Mr. Tierney

said, that the great object having been attained all, that remained now was, to see that the farther pro- ceeding of the House was consistent with its usages, and becoming its character. He could not concur in the resolution; for if it was adopted, no gentleman could return home with greater triumph than Mr. Hope. The object could not be to disgrace the House, or to obtain a victory over Mr. Hope, but to steer a middle course. After attending to what had fallen from Mr. Hope, he was bound to say that that gentleman had offered nothing in his defence that appeared satisfactory. He would appeal to any person who heard him, whether any expression had fallen from Mr. Hope which amounted to an atonement for the breach of privilege which he had committed. Gentlemen had said that no atonement was necessary, because the breach of privilege committed by Mr. Hope grew out of another breach of privilege; namely, the publication of the debates. The great advantage which resulted to the country from the publication of those debates rendered them so important, that no man thought of interfering with the practice. All he (Mr. T.) wished was, that the privileges of the House should not be openly violated; that members of parliament should be protected. If Mr. Hope felt himself aggrieved, were there no modes of justification open to him? He might have presented a petition to that House, stating, that, in consequence of what had occurred there, his character had been injured, and praying the House to institute an inquiry. But one hon. member, he recollected, had opposed inquiry, because he said it would amount to a direct reflection upon his character; and another complained that an inquiry had not taken place. If questions were treated in that way, it was clear that there would be an end to all inquiry into abuses. The noblelord had said that the case of Borthwick was to form a subject of inquiry. But who would go into that inquiry who would bring it forward? Gentlemen, for discharging their public duty, would be subjected to violence and every possible insult. He had never known a case where an individual, brought to the bar for a breach of privilege, was allowed to go away without offering something like a satisfactory explanation. Where individuals were allowed to depart because the facts did not go home against them—where they were pardoned in consequence of expressing their contrition and regret, those cases he could understand; but without any satisfactory explanation, without any expression of regret, on the part of the individual brought before them, to vote that the House would proceed no farther, would only have the effect of affording to Mr. Hope, a triumph which he was not entitled to, and which the House could not be disposed to let him enjoy. How easy would it be for the House to vindicate its privileges, without at the same time bearing hard upon Mr. Hope. How easy would it be for the House to reprimand that gentleman, before he was dismissed from their bar. He was sorry to observe on the manner in which the speech of Mr. Hope was received, even before that gentleman left the House: he was sorry to say, that it was received with cheers in a quarter, where it would have been but right to have suppressed expressions of triumph. He had heard the speech of that gentleman—he had seen the manner in which it was received—he knew that it was in vain for him to move any amendment, stating that Mr. Hope must not offend the House any more. He knew that such an attempt would be vain; but he would most certainly vote against the resolution, unless words of reprimand were inserted. If that were not done, they would shut the door against the accusation of public delinquents. Who would stand forward as public accusers—unprotected by the privileges of parliament, and subject to the insult and violence of persons out of doors? For his part, he was in the wane of life, and was not likely to be called out in personal conflict: but any young man in that House who had a friend to advise him, would be warned not to entangle himself in a case where parliament would not stand by him. Of all cases of privilege, the present was a case deserving the most serious attention: it was this, whether their own members were to be protected front, violence out of doors? He entertained no unfriendly feeling towards Mr. Hope; his only wish was, to protect the privileges of that House—privileges which would be set at nought, if Mr. Hope was dismissed unreprimanded from their bar.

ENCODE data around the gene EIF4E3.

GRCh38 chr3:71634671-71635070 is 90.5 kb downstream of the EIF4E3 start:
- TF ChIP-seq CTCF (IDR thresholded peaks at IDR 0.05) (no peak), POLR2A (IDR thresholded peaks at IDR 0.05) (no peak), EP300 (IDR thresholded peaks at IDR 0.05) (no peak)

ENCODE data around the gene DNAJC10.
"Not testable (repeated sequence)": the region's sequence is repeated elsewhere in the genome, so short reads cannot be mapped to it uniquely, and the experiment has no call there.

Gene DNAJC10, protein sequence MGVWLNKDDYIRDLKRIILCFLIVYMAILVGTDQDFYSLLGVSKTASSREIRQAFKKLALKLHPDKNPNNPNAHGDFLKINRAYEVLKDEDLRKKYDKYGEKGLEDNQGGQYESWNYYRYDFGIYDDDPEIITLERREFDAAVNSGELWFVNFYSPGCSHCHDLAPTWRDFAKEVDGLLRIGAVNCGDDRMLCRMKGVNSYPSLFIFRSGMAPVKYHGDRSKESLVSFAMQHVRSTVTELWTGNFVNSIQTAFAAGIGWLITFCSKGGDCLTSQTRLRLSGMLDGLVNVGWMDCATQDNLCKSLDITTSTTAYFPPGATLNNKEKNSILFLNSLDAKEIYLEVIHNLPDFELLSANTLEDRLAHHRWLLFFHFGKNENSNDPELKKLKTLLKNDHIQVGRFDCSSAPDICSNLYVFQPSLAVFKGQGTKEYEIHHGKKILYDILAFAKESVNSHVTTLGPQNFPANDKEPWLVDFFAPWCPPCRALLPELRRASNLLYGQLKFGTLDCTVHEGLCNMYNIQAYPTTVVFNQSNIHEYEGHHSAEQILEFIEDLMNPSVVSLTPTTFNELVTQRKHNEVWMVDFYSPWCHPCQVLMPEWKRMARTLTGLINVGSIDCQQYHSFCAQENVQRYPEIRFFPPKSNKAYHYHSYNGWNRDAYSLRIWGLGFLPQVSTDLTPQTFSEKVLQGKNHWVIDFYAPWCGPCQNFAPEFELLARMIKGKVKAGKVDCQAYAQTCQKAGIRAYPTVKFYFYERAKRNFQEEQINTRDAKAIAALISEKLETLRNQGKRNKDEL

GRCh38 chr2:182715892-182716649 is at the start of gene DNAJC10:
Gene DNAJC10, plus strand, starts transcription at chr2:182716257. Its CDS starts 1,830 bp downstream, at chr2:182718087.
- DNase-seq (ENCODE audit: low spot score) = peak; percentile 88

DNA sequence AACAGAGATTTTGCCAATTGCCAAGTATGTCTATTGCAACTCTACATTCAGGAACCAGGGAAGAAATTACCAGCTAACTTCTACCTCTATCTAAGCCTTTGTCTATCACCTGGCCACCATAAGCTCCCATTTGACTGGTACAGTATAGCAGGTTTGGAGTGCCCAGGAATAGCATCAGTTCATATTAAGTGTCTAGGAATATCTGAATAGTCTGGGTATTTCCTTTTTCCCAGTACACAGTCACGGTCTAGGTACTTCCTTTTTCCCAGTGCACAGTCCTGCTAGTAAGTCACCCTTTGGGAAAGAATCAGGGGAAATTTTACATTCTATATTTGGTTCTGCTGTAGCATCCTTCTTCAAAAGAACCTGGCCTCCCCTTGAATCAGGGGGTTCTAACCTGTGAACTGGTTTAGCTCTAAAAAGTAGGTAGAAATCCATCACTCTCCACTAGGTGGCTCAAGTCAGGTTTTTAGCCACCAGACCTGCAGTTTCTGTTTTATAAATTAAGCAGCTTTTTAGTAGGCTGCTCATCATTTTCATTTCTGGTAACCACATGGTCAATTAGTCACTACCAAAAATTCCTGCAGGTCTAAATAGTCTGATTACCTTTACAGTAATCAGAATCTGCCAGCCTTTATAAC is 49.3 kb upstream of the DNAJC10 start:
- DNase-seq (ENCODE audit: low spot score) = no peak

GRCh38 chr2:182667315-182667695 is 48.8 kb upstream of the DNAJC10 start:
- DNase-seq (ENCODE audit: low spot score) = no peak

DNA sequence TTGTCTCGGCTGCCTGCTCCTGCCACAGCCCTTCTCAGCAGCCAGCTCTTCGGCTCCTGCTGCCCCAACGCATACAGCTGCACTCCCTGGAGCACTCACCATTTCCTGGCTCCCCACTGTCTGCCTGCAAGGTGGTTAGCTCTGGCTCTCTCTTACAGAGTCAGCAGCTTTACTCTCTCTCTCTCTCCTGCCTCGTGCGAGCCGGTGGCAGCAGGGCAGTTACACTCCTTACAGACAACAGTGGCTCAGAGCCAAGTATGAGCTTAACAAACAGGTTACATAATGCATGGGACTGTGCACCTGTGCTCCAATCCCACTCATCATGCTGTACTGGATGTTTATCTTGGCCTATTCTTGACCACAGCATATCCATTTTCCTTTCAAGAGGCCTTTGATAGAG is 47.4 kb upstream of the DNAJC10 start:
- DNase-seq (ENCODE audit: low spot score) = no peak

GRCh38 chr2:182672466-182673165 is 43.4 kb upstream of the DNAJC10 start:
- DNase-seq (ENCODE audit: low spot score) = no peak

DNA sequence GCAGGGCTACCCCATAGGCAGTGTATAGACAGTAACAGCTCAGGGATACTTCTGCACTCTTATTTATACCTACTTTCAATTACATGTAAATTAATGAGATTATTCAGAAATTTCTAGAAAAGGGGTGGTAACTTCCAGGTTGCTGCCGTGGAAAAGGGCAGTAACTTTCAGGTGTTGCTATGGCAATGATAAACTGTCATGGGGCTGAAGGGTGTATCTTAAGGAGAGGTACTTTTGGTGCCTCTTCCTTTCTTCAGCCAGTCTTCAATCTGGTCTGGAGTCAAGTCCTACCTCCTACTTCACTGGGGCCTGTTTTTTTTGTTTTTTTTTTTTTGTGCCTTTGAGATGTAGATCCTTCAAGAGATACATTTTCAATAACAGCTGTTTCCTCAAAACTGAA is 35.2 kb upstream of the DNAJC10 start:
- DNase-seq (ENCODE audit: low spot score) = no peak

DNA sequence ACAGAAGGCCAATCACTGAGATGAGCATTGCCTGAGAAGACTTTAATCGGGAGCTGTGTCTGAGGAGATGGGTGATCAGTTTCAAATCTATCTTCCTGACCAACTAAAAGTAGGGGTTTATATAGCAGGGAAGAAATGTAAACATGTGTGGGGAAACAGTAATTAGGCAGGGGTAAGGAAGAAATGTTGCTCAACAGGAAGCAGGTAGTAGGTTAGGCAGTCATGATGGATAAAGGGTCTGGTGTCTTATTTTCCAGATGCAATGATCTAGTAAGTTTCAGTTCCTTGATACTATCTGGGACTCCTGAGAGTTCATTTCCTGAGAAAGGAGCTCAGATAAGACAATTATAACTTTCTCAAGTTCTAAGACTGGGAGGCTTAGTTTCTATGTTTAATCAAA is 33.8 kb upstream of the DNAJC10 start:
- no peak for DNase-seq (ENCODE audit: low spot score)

Mr. Wynn